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A Brief History of the Musée de Cluny in Paris

Updated: Nov 8

What is the Musée de Cluny?


Musée de Cluny is a museum in Paris that houses a variety of relics from the Middle Ages, including world-famous tapestries, ornate metalwork, and beautiful stained glass windows.

Musée de Cluny

The five ‘material’ senses of taste, touch, sight, hearing and smell are all celebrated in The Lady and the Unicorn, a set of six tapestries regarded as one of the finest examples of visual art from the Middle Ages. The sixth tapestry is known by the enigmatic motto, ‘À mon seul désir’, or ‘to my only desire’, which is woven into the piece itself, and depicts a woman returning jewels to a casket held by her maid. Although the meaning is somewhat obscure, it has recently been interpreted by scholars as illustrating a sixth sense, love, linked to the soul and the spiritual world. This sequence of tapestries is one of the highlights of a wonderful collection of art and artefacts from the Middle Ages gathered in the Musée de Cluny. If the tapestries seem familiar to you it might be because they adorn the Gryffindor common room in the Harry Potter movies.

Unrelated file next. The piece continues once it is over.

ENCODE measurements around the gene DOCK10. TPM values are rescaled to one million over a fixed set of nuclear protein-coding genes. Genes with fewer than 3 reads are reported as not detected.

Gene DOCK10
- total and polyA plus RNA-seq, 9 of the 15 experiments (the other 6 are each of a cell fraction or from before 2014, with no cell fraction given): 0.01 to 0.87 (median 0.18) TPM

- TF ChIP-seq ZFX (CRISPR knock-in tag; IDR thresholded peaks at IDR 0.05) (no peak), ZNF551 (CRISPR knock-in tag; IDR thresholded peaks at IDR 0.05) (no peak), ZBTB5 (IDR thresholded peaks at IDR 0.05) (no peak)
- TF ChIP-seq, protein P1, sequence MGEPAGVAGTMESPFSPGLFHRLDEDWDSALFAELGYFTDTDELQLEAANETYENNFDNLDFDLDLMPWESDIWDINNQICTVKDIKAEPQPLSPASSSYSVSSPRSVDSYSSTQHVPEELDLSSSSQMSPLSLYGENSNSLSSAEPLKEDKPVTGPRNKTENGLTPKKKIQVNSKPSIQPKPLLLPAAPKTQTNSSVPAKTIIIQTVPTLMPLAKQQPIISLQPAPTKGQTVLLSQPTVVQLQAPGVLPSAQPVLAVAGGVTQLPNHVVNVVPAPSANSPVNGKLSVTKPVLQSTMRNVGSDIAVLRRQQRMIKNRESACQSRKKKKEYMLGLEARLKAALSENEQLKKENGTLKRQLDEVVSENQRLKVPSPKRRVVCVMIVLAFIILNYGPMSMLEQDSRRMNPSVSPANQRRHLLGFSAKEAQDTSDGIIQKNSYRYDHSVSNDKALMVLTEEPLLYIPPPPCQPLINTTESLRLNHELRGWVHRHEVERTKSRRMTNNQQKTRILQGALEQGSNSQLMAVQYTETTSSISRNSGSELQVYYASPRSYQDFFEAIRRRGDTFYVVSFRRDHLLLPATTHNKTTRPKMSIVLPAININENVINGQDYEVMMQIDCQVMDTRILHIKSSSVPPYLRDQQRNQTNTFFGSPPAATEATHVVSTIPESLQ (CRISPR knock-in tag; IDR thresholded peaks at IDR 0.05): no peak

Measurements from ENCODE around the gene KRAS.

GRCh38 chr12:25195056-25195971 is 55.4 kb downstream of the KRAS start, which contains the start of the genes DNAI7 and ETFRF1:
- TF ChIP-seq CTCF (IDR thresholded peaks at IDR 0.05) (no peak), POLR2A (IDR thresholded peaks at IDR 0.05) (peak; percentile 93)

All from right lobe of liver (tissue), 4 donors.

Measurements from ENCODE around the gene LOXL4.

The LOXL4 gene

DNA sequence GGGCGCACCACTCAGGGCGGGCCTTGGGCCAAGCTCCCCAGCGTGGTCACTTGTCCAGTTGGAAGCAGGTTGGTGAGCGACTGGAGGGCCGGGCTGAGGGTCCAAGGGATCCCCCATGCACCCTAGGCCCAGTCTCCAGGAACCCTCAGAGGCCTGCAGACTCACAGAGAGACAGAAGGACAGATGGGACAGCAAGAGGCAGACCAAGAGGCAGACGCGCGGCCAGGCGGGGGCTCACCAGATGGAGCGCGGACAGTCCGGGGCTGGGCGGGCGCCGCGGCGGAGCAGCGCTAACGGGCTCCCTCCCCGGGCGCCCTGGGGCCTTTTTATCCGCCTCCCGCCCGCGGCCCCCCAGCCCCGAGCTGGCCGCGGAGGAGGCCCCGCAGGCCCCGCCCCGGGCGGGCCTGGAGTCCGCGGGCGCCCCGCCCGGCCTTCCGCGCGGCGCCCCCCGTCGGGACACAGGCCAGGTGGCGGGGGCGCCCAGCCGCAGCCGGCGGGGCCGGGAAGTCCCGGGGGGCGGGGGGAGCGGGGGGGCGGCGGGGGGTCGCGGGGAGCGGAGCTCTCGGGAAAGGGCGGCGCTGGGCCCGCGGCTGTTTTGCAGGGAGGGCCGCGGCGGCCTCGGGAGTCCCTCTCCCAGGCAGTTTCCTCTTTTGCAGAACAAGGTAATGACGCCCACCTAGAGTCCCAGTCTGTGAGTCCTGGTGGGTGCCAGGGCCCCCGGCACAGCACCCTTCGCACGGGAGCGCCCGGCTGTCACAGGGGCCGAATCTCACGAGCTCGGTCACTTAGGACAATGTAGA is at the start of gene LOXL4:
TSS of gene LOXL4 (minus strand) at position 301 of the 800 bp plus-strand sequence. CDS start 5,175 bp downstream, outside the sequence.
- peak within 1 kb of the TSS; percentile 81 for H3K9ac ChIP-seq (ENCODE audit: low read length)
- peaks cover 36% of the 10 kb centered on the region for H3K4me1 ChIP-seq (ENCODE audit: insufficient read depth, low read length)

Musée de Cluny History


The original structure of the Musée de Cluny was built as far back as 1340, when the Abbot of Cluny, an area in eastern France, acquired the ancient Gallo-Roman thermal baths that had been built there in the 3rd century (these were incorporated into the building and their remains can still be visited to this day). It was subsequently rebuilt in the 15th century by Jacques d’Amboise, another Abbot of Cluny, and in 1832 Alexandre du Sommerard, a famous archaeologist and art collector, bought the building and installed his large collection of works. When Sommerard passed away a decade later, he left his collection to the French state, and the building was declared a historical monument, making it a rare example of surviving civic architecture from Medieval Paris.


Aside from its exceptional collection of tapestries, the museum contains over 23,000 artefacts from Europe, the Byzantine Empire and the Islamic world of the Middle Ages. Some pieces date all the way back to the 1st century AD, such as the Boatman’s Pillar, given to the Emperor Tiberius by the boatmen of Paris. The pillar contains both an inscription to the Roman God Jupiter as well as references to several Celtic deities, making it a rare and striking example of the synthesis of the two distinct cultures.


The museum also holds many works from the celebrated gold and enamel workshops of Limoges, a city in south-west France, and a spectacular collection of stained glass with over 200 different pieces from across Europe.


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